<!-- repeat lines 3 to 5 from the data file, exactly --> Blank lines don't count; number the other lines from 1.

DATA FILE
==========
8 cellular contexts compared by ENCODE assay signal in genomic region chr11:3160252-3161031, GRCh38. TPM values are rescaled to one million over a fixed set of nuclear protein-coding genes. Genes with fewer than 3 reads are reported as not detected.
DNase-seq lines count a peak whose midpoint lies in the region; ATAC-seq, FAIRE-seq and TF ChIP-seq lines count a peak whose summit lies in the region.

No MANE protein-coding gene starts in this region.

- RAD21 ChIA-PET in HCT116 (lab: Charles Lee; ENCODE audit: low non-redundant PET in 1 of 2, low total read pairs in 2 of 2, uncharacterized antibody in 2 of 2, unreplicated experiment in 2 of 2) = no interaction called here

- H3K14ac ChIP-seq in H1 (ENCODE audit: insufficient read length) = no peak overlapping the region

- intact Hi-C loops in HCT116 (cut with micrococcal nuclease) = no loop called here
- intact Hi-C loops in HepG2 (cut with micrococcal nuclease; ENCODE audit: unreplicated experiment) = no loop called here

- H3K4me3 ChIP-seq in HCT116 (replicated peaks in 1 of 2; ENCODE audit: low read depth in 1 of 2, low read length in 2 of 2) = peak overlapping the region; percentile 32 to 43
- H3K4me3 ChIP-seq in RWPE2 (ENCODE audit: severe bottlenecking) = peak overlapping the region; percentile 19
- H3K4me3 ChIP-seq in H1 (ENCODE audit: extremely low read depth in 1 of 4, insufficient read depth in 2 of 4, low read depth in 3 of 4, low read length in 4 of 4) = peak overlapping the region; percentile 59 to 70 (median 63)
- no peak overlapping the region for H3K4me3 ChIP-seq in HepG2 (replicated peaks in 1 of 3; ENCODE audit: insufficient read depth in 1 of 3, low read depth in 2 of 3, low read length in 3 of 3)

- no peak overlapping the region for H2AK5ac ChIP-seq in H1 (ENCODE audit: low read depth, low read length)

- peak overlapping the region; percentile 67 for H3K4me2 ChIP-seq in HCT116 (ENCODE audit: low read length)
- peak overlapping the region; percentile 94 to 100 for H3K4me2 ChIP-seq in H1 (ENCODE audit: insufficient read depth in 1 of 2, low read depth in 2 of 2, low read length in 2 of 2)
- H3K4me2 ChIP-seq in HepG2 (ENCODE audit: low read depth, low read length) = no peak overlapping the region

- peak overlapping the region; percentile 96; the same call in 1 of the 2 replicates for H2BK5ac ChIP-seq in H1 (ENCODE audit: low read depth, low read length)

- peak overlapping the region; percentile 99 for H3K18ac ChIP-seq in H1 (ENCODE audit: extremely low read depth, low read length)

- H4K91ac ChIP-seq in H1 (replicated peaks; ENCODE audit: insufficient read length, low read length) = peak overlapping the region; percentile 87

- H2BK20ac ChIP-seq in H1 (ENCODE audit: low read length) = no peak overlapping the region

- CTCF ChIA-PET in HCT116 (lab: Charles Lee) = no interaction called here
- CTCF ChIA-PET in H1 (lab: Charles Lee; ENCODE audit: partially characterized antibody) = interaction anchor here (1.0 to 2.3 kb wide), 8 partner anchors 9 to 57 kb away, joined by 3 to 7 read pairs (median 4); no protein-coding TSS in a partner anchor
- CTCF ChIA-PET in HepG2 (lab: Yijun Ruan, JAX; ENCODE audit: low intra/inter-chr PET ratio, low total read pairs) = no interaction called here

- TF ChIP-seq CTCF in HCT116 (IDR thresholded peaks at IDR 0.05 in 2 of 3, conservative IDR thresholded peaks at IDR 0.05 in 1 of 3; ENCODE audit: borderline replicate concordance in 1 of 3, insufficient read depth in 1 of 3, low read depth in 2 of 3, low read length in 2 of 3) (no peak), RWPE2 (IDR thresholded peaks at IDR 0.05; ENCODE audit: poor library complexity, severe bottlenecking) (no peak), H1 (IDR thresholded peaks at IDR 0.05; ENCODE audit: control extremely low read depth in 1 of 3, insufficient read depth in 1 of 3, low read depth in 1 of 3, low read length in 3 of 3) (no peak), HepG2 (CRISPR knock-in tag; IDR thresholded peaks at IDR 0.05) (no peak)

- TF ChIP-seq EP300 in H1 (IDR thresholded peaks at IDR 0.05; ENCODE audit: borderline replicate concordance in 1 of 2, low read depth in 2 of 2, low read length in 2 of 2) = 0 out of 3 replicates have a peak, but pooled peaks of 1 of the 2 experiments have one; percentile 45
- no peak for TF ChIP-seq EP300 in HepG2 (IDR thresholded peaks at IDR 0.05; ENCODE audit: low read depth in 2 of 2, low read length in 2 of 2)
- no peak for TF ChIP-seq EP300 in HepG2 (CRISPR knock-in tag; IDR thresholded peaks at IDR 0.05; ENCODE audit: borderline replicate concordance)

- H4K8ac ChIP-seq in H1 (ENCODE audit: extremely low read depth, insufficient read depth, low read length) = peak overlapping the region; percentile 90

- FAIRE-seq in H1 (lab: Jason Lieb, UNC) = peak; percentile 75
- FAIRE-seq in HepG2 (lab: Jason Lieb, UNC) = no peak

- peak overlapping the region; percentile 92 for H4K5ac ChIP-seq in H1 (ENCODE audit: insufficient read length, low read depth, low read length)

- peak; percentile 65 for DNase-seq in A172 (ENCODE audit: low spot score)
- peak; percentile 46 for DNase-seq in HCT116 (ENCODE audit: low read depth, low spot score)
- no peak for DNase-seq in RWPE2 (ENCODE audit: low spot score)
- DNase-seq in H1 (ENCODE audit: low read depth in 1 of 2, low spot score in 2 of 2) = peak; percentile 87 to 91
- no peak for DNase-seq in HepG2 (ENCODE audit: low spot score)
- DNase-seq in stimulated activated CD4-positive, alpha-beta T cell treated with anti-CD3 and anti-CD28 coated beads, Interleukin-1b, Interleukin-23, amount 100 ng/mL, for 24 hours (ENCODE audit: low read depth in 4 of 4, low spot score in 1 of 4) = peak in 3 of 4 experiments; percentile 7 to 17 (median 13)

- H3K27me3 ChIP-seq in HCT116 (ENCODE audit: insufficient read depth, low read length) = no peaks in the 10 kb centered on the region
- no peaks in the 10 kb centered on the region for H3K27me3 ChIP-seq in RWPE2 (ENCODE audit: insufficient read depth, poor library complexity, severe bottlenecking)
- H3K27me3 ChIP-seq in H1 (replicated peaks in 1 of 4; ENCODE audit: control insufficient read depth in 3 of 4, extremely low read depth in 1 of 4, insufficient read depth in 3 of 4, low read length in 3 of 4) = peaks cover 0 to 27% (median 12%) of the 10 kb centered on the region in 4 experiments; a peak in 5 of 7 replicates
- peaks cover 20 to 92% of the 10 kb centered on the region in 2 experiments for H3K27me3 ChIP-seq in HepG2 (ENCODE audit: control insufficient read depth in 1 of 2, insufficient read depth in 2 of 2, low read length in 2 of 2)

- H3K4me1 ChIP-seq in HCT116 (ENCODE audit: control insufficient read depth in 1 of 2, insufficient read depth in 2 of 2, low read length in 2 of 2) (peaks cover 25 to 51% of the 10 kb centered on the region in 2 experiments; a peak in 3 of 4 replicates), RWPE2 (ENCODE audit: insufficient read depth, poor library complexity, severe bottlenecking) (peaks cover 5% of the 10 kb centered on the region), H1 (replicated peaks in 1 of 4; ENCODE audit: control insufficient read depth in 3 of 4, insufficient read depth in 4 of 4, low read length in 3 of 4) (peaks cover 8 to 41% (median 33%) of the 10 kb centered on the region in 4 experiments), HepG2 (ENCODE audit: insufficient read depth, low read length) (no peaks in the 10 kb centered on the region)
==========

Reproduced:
No MANE protein-coding gene starts in this region.

- RAD21 ChIA-PET in HCT116 (lab: Charles Lee; ENCODE audit: low non-redundant PET in 1 of 2, low total read pairs in 2 of 2, uncharacterized antibody in 2 of 2, unreplicated experiment in 2 of 2) = no interaction called here

- H3K14ac ChIP-seq in H1 (ENCODE audit: insufficient read length) = no peak overlapping the region